Our destination is a signpost for a rather innocuous looking laneway, Rednaxela Terrace (initial thought – a lot of effort for nothing). However as I am discovering there is a hidden meaning for most of what Ski shows us. The intended name was Alexander Lane – painstakingly painted by a signmaker from right to left – as is the custom with Chinese characters (thrilling that this piece of history survived with no-one feeling the urge to rip it down and start again). We transverse down hilly trails to lunch and a visit to Taoist Man Mo Temple – where I come face to face with destiny.
124 Hollywood Road, Mid Levels
As we enter the Temple I am drawn like a magnet to the older gentleman perched at a dusty desk, large tomes piled high surrounding his small frame.
I should state I have a fixation with seeking out fortune tellers whilst on holidays – I am happy with my lot, just curious to see what might be around the corner, (the elderly gentleman that read my palm at the Taj Lake Palace in Udaipur sadly didn’t see my future as a Princess in a Royal Household, his predictions a story for another day).
Being a realist with two feet firmly planted on terra firma The Husband cannot understand the need to hand over money for this exercise. Nevertheless I cannot be swayed and I settle in. Good fortune telling etiquette dictates that you do not sit in someones reading. Exception is made in the interests of marital ‘full disclosure’. I allow The Husband to remain, asking him not to breathe scepticism over the experience. He can’t help himself, interrupting the flow midway to ask for further explanation. I sense increasing frustration from my guru as The Husband probes further, “Does my wife’s fortune show an actual windfall?” he asks. What he means is, does it seem likely he could retire to spend the remainder of his days on a golf course.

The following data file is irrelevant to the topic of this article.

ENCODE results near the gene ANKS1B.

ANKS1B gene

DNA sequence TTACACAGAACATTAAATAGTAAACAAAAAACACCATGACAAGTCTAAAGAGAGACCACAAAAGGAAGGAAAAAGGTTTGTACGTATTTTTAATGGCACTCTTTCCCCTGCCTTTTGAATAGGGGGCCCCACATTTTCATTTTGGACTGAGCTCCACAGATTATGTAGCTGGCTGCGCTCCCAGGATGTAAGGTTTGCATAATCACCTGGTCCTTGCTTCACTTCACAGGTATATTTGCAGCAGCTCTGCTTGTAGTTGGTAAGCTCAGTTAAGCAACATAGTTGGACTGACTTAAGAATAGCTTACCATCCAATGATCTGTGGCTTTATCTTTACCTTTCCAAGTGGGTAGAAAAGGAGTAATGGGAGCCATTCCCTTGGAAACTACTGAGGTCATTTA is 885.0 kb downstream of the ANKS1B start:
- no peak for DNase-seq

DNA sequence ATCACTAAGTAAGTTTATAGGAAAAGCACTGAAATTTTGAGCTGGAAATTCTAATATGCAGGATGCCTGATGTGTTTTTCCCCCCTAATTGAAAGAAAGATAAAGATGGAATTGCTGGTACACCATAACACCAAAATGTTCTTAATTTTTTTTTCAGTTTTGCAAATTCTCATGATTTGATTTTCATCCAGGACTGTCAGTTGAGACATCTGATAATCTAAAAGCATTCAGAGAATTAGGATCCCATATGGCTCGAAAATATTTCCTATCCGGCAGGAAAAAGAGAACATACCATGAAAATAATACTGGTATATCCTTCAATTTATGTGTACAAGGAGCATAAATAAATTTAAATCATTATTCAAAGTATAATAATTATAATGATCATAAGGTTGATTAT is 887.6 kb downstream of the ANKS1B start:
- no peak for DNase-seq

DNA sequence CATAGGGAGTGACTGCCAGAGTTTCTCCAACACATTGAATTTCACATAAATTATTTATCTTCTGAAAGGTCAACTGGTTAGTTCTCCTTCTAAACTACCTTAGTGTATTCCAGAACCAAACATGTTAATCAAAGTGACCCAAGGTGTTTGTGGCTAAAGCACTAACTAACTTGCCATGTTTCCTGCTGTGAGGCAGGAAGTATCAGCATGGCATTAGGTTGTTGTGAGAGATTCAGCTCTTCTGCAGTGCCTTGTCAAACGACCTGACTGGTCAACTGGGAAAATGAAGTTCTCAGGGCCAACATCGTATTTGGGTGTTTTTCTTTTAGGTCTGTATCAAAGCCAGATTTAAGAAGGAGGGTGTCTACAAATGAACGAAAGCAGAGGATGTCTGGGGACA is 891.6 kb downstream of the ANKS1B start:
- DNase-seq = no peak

“No…”, the response terse. “Your wife shows much creative energy, not money…”, he pauses for effect, “Never”.
It seems all this distraction has mixed my aura, speechless I move on to the incense scented temple.
LUNCH WITH HONG KONG LOCALS
2-3F 46-50 Des Voeux Road West, Sheung Wan, Hong Kong, China
The Husband has been very specific – only a traditional Dim Sum restaurant will satisfy his hunger – traipsing through the uninspiring entry; up to the second floor (more walking) I remind myself not to judge a book by it’s cover. Doors open to reveal a bustling hub – lunchhour is in full swing – workers occupying all the tables. Fortunately a waiter recognises Ski and we are whisked to an adjacent room. The experience is a local, favourite spot – I suggest you pop in (make sure you leave room for the sublime custard tarts).
THE URBAN MUM ‘INSIDER’ GUIDE:
Octopus Card: plenty of people suggest we buy this card on arrival at Hong Kong airport – of course I forget. Its benefits are numerous (retail, transport, parking) however for our short stay it is just as easy to purchase MTR and ferry tickets through the machines at the stations. We have no other use for the card.